Long queues snaked around Parliament House and large crowds gathered outside the Istana and in Tanjong Pagar in March last year, as Singaporeans came together to bid Mr Lee Kuan Yew farewell.
From today, the three locations will be host to display panels, photographs and write-ups about the late founding Prime Minister, who died on March 23 last year, aged 91.
The exhibition is among a host of events starting this weekend, to commemorate the first anniversary of his death.
Visiting the sites yesterday, People's Association deputy chairman Chan Chun Sing said they were chosen for their special meaning to Mr Lee and Singaporeans alike.
It was outside Parliament House that hundreds of thousands queued for hours to pay their last respects to Mr Lee when his body was lying in state. And it was in the Istana that Mr Lee spent the bulk of his life working for Singapore, he said.
Tanjong Pagar was Mr Lee's "home base" and the constituency he represented for 60 years. "It's not a moment of grief. Instead, we see it as a moment of celebration for us to remember the values he has imparted to us, and to take these values and build upon them to take the country forward," said Mr Chan, who is Minister in the Prime Minister's Office and labour chief.
Individuals and community groups have planned about 100 events to mark the anniversary.
These display photographs and write-ups about Mr Lee Kuan Yew and his contributions.
Where: Duxton Plain Park, Parliament House and Istana Park
When: March 19 to 27
BATTLE FOR MERGER EXHIBITION
This chronicles Singapore's tumultuous early years.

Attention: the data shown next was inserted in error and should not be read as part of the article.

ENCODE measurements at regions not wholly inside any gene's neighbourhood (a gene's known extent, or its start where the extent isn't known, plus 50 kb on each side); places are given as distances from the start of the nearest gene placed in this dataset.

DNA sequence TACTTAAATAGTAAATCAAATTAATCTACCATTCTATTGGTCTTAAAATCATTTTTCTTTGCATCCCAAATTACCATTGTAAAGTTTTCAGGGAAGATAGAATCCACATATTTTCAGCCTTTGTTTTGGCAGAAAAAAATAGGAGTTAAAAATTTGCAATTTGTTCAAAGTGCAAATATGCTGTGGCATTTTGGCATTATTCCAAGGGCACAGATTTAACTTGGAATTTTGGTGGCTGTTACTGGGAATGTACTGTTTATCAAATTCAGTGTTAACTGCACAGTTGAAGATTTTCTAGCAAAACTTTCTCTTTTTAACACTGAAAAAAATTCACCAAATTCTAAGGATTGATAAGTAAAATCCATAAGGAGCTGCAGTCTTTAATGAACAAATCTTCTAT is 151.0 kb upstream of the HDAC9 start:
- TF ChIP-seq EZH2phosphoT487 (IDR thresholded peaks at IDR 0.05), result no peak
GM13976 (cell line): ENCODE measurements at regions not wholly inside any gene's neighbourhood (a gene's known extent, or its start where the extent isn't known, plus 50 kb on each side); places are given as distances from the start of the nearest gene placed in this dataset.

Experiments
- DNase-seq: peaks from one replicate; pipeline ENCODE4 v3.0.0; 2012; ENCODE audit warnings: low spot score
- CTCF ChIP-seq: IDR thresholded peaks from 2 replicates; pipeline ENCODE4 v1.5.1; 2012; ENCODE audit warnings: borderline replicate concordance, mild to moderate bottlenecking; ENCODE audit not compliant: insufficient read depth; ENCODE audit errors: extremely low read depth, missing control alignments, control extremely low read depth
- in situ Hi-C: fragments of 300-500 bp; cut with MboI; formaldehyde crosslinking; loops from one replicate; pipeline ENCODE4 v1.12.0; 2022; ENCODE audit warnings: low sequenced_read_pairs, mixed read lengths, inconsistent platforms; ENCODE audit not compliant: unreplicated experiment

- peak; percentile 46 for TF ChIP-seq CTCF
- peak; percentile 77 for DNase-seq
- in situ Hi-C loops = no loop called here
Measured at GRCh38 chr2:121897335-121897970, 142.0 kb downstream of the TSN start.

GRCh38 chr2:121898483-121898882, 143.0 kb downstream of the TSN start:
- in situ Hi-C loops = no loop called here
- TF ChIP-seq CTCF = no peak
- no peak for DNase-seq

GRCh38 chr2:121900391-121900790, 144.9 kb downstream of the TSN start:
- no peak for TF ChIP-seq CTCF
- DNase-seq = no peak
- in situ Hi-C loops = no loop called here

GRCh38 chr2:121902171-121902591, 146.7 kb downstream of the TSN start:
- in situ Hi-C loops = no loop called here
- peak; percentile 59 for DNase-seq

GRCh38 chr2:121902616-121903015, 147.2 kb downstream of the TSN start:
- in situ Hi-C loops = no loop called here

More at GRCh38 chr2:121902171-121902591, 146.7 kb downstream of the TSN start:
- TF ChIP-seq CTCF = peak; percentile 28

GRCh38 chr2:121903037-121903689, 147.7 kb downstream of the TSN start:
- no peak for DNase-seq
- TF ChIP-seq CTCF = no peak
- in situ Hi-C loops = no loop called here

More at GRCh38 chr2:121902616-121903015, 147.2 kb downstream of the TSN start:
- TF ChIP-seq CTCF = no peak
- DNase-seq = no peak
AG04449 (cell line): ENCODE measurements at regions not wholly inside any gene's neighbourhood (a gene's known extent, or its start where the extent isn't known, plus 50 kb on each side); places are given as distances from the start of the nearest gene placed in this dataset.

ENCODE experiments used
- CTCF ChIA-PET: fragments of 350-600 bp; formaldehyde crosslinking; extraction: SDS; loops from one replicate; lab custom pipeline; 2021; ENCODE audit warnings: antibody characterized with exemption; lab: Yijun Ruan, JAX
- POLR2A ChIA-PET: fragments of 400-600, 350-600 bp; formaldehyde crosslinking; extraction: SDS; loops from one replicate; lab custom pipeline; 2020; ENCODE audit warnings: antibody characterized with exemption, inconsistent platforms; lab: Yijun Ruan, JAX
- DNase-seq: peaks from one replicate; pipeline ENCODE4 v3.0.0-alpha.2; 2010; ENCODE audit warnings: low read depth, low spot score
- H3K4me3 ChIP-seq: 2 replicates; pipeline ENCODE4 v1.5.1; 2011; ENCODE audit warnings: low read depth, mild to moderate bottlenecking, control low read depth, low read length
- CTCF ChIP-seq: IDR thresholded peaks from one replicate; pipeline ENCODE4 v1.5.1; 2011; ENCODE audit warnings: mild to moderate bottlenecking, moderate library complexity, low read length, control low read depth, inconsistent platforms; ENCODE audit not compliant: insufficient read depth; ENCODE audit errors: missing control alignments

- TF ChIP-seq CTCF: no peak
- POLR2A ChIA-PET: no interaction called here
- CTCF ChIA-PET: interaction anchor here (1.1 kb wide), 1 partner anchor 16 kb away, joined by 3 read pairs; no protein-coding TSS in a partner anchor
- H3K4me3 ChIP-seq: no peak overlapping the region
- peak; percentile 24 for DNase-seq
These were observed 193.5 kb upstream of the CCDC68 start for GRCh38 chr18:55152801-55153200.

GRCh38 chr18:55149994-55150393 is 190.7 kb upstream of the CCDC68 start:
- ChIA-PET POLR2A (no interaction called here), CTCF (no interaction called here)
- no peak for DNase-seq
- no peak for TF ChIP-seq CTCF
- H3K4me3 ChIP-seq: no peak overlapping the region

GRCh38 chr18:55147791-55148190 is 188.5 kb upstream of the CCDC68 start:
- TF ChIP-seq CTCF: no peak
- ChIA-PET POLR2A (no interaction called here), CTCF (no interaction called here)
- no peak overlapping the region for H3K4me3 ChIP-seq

Where: National Library Building
When: March 17 to 31
DISPLAY OF ARTILLERY SHELL CASINGS
These are from the 21-gun salute fired during Mr Lee Kuan Yew's state funeral last year.
Where: Housing Board Gallery, Botanic Gardens
When: From March 18
This has a photo exhibition, performances and a display of Lego models by the People's Association.
Where: River Promenade area (outside Central Mall)
When: March 19, 11am
This showcases a pottery piece depicting Aranda Lee Kuan Yew and Vanda Kwa Geok Choo and also terrarium-making activities.
Where: Duxton Plain Park and Orchid Pavilion in Tanjong Pagar Plaza
When: March 19, 4.30pm to 9.30pm
BRISK WALK AND FAMILY CARNIVAL
This includes a mass brisk walking activity.
Where: Sembawang Park
When: March 20, 7.30am to 10.30am
This includes activities such as kayaking and zumba.
Where: Punggol Waterway Park
When: March 20, 7.30am to 10am
Said Mr Chan: "Mr Lee has touched the lives of many Singaporeans in many different ways and it's only right that Singaporeans from all walks of life remember him in their own special way."
At one remembrance event yesterday, organised by Muslim welfare organisation Jamiyah, several children referred to him as a "superhero" during a skit they performed.
He is like Ironman, because he once said "whoever governs Singapore must have that iron in him", said six-year-old Theodore Fun.
And he had bionic eyes because he saw 51 years ago that Singapore would be a successful, multiracial society, said Choo Shaoning, eight.
Jamiyah vice-president H.M. Saleem said Mr Lee was "the architect of policies that ensured freedom to practise and profess the preferred belief system and cultural individuality of our people". His view was shared by the Taoist Federation's Master Chung Kwang Tong, who was among the 150 people at Jamiyah's event.
Speaker of Parliament Halimah Yacob, who was the guest of honour, recalled how Mr Lee understood the needs of the Malay-Muslim community as Singapore urbanised and supported the setting up of the Mosque Building Fund in 1974.
She said it was Mr Lee's genuine concern for the community that led him to suggest setting up self-help group Mendaki to help tackle the problem of academic underachievement among some in the community. Its success prompted the Government to set up similar self-help groups for other communities.
"When Mr Lee passed on last year, the entire nation, including the Malay-Muslim community, went to Parliament House to pay their respects to the man who truly made a difference to the lives of people in Singapore," she said.
"It is up to us, the present generation, to pass on this legacy to our children and grandchildren so that they too can live and progress harmoniously in Singapore."